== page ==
One of the biggest weeks on the racing calendar has come and gone with the five day Royal Ascot meeting concluding on Saturday after 30 entertaining – and interesting – races. From stallions dominating throughout the week to broodmares making their mark on the meet and racehorses running more than five miles, Royal Ascot had a little bit of everything for both racing and pedigree fans.
By The Numbers – Over the five day, 30 race Royal Ascot meeting, 157 stallions had at least runner entered in a race during the final entry stages over the week. Galileo (Sadler’s Wells) led all sires with 26 runners, while Scat Daddy (Johannesburg) led all sires by winners with four. Forty-eight stallions had at least one horse finish in the top three with 21 having at least one winner. The average age of those winning sires is 16 years of age with an average stud fee of £50,741. Breeders can still breed to all but three of the winning sires with the most expensive advertised fee being Dubawi (Dubai Millennium) at £250,000 and least expensive being Nayef (Gulch) at £5,000. Dabirsim (Hat Trick) takes the award for youngest stallion at eight while the late Lomitas (Niniski) was born 29 years ago.
A truly international event, stallions currently standing in no less than 16 different countries had entries at the meet. The winning sires stand in eight different countries (Note: for shuttle stallions, they are counted in the country count of where they stand in the northern hemisphere. If they didn’t shuttle in 2017 [Choisir and Duke of Marmalade] they are counted in their southern hemisphere country’s count) and stand at 12 different farms. Ireland and England tied as the countries with the most winners at seven each while France was the only other country to have more than one winning stallion.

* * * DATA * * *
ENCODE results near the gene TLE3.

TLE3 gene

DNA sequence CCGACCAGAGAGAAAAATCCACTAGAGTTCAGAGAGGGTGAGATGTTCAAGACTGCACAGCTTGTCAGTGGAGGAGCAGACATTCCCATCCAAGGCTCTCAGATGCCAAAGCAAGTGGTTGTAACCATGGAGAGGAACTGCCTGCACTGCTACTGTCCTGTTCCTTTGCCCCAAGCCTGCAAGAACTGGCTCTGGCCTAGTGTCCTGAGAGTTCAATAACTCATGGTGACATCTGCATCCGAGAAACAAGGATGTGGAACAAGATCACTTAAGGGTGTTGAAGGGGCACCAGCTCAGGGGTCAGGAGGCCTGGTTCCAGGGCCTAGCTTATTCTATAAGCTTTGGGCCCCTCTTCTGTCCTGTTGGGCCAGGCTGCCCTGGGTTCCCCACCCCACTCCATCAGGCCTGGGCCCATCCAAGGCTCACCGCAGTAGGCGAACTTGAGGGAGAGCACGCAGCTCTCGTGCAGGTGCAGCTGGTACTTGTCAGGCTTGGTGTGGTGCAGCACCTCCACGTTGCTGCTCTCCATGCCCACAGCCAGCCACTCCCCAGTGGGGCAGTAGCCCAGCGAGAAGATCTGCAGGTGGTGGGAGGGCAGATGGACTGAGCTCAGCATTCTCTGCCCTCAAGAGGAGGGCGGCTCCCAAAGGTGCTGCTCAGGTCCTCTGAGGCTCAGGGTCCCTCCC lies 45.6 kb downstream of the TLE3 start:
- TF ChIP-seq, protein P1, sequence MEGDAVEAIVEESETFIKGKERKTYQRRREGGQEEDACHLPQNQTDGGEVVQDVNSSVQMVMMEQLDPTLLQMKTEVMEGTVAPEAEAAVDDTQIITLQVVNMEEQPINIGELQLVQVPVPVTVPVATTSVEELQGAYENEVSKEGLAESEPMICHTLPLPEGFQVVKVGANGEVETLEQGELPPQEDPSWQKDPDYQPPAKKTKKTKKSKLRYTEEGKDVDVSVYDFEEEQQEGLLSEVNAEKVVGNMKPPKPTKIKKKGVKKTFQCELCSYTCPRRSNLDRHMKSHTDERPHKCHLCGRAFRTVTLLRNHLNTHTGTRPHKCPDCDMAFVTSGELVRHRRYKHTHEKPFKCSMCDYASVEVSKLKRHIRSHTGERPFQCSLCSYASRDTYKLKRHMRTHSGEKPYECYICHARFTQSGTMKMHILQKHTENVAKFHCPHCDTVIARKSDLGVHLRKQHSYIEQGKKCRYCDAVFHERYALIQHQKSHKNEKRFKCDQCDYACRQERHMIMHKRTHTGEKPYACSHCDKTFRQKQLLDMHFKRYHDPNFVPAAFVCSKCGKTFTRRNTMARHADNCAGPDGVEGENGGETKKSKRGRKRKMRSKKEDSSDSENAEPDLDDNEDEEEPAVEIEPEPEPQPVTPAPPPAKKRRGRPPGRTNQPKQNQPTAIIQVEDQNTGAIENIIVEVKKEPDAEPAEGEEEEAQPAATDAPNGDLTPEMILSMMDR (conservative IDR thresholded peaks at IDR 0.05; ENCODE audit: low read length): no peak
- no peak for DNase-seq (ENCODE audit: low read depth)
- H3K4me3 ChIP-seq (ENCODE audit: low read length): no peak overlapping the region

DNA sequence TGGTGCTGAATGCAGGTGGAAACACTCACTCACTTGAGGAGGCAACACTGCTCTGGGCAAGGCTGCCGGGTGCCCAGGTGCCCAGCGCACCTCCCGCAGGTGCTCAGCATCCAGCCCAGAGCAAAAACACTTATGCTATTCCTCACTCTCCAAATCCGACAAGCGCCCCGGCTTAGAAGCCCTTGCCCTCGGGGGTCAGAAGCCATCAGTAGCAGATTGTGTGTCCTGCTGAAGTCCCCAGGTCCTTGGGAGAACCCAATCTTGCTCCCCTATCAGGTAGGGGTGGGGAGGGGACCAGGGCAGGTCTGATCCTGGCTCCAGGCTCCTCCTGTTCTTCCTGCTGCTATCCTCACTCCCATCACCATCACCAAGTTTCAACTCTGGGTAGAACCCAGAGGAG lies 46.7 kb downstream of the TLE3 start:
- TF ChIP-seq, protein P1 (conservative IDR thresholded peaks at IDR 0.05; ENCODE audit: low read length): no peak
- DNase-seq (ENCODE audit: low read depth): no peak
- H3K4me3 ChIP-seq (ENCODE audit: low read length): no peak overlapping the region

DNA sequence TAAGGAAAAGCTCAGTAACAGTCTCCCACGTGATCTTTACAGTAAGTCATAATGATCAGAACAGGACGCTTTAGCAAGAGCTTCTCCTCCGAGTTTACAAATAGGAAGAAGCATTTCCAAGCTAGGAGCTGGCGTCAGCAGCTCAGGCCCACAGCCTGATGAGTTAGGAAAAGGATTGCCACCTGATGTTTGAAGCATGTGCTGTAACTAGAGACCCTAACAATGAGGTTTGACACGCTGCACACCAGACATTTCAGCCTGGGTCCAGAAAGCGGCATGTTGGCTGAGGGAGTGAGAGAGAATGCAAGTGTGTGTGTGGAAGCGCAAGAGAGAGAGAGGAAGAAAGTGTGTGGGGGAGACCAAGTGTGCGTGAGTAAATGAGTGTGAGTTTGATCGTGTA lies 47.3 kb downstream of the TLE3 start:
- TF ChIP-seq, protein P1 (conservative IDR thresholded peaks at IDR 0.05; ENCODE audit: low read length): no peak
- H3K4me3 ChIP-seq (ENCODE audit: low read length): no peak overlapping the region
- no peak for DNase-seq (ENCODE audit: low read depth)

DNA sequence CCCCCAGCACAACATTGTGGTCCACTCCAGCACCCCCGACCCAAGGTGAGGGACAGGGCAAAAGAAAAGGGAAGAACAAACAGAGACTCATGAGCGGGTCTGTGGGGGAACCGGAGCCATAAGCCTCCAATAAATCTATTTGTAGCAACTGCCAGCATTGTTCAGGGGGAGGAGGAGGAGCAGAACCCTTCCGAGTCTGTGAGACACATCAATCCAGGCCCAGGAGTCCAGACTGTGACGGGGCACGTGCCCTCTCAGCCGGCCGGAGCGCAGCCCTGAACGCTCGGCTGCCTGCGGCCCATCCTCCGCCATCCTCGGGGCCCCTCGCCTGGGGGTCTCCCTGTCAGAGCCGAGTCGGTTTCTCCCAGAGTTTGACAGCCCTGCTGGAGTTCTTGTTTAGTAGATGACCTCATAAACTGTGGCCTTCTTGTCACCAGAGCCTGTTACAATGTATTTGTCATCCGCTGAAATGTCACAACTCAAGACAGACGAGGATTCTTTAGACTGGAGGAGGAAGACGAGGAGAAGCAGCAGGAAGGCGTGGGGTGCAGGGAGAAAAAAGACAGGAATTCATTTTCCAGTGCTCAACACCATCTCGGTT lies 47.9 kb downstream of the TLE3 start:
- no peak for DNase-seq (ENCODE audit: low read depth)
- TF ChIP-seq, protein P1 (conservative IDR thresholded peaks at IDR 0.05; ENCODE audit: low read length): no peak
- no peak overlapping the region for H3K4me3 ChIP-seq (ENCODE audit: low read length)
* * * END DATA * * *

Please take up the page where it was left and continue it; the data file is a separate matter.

Scat Daddy – The farther we get from Scat Daddy’s death in late 2015, the more evident is it that his loss was arguably the biggest of a young sire in a number of years. Despite standing on another continent, Scat Daddy has taken Europe by storm and that domination was clear during the five days of Royal Ascot. Of his eight runners, four won and two others finished third with at least one Scat Daddy runner hitting the board in every race he had an entry in. Coolmore already has his son No Nay Never standing in Ireland and owns two of this week’s Scat Daddy winners who look like they may be good heir apparents to the stallion. While the super speedy Group 1 winner Caravaggio already has a spot in the stallion barn, the huge 2-year-old Sioux Nation may need to prove himself a bit more before Coolmore puts his nameplate on a stallion stall.
Scat Daddy also sired trainer Wesley Ward’s two winners in 3-year-olds Lady Aurelia, who beat older horses of both sexes, and Con Te Partiro.
|Royal Ascot winner Lady Aurelia in her Royal Ascot prep race.|
Urban Sea – Super mare Urban Sea’s influence is felt nearly every week around the world and this was no different. Six different sons and grandsons combined to sire 24 runners who were in the top three, including seven winners. Of the 30 races run at Royal Ascot this week, those runners by Urban Sea’s sons and grandsons took at least two of the top three spots in eight (27 percent) of the races with Galileo responsible for a sweep in the Grade 1 Prince of Wales’s Stakes and a 1-3 finish in the Grade 1 Coronation Stakes. The versatility of the Urban Sea line was also on display with top three placings in the seven furlong Chesham Stakes, the approx. 2.69 mile Queen Alexandra Stakes and many distances in between. Urban Sea’s Galileo and Sea the Stars accounted for 17 of the 24 placers.
While only counted in that 24 runners count were those sired by sons and grandsons, one great-grandson of Urban Sea also had a horse finish second to help add to the line for another generation.